The Euro’s Crisis of Democracy

FLORENCE – In the end, as always, Europe acted. But will it be enough?

Financial markets, no doubt, will be skeptical about the eurozone members’ solemn commitment that the de facto Greek default will remain the exception. Verbal assurances have been the European Union’s preferred currency in tackling the euro crisis, but words now have as little value as Greece’s sovereign debt.

It took more than a year for Europe to do what everyone knew needed to be done to contain the Greek crisis, and it still may not be enough. For the approved measures do not provide the transparent and long-term commitment to restoring Greek finances that markets want to see.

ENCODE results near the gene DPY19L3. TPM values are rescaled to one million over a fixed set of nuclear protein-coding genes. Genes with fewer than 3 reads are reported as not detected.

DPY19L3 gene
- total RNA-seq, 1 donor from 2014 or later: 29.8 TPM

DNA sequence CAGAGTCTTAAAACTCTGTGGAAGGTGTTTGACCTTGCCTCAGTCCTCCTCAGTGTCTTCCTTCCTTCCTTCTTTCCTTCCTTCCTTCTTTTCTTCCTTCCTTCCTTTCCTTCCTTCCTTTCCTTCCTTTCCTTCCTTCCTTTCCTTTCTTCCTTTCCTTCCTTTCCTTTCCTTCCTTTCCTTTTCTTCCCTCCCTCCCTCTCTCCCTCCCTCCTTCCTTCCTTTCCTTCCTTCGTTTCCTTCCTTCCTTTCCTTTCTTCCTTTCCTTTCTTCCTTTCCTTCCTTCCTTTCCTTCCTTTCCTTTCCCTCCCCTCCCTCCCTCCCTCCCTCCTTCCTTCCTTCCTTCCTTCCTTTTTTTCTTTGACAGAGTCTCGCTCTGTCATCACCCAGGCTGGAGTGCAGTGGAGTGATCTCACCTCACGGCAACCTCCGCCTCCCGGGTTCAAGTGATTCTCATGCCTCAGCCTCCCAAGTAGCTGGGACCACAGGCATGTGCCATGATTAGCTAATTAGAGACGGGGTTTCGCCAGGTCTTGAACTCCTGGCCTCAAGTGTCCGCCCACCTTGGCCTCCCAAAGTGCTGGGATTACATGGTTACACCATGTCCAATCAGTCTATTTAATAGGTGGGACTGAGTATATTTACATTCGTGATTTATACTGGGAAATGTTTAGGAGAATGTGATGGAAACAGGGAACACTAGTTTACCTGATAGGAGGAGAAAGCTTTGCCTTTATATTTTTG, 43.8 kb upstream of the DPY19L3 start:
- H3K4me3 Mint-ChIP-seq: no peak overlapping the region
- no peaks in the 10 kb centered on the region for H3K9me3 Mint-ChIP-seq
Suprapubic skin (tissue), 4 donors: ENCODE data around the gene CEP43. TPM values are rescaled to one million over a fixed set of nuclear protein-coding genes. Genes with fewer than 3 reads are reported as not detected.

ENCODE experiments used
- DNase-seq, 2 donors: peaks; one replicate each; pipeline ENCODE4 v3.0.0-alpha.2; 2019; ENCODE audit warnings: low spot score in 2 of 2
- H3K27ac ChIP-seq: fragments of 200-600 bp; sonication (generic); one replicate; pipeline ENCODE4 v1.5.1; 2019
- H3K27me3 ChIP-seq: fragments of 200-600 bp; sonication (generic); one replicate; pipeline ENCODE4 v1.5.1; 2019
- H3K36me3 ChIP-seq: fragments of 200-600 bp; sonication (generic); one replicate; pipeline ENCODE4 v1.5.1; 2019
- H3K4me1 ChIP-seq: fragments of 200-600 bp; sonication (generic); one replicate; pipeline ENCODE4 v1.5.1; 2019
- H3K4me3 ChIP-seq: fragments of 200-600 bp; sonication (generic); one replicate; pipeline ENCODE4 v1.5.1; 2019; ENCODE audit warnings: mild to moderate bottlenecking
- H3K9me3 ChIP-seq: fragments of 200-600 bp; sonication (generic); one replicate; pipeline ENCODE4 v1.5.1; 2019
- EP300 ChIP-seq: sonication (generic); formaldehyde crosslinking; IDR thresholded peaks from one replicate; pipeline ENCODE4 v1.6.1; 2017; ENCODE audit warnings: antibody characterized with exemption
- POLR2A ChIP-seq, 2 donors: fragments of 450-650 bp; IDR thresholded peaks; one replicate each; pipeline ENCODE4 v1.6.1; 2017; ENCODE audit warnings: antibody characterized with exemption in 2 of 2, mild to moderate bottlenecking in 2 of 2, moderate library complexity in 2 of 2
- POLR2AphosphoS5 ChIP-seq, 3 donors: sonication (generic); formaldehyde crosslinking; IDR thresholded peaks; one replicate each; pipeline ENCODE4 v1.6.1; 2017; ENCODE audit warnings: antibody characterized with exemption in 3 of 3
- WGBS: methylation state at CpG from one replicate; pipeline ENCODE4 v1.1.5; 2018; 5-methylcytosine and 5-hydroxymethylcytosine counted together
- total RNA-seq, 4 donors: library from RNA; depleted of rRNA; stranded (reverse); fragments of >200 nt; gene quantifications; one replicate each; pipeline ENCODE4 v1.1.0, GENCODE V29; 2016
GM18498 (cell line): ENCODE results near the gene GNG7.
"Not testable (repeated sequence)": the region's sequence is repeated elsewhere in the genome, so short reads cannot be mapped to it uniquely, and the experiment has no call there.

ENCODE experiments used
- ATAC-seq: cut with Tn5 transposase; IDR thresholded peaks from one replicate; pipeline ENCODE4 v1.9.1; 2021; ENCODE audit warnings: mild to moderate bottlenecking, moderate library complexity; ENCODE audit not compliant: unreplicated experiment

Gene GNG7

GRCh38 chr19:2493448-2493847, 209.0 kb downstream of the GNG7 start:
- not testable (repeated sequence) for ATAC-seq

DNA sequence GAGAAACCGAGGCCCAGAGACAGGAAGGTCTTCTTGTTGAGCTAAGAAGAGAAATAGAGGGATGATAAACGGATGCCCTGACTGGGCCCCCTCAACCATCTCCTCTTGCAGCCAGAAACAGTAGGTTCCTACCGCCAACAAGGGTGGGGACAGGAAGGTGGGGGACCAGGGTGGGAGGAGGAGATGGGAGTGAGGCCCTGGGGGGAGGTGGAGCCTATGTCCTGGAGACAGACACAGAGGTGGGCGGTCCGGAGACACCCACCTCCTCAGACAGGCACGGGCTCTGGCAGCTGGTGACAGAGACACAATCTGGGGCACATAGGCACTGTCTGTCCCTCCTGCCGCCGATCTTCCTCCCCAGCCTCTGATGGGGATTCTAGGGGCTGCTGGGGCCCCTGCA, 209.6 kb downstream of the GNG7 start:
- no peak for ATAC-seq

That is the nature of European politics. The EU acts only when it is pressed to the wall. And, when it finally does do the right thing, it pretends not to be doing it. The reason is that European Union politics is mostly national politics, which addresses national issues with a European dimension, but not European issues. The EU’s deep interdependence is lost in national politics, opening a gap between the scope and level of policies and where politics takes place. Europe’s democratic deficit is less a gap between European institutions and European citizens than between national politics and European problems.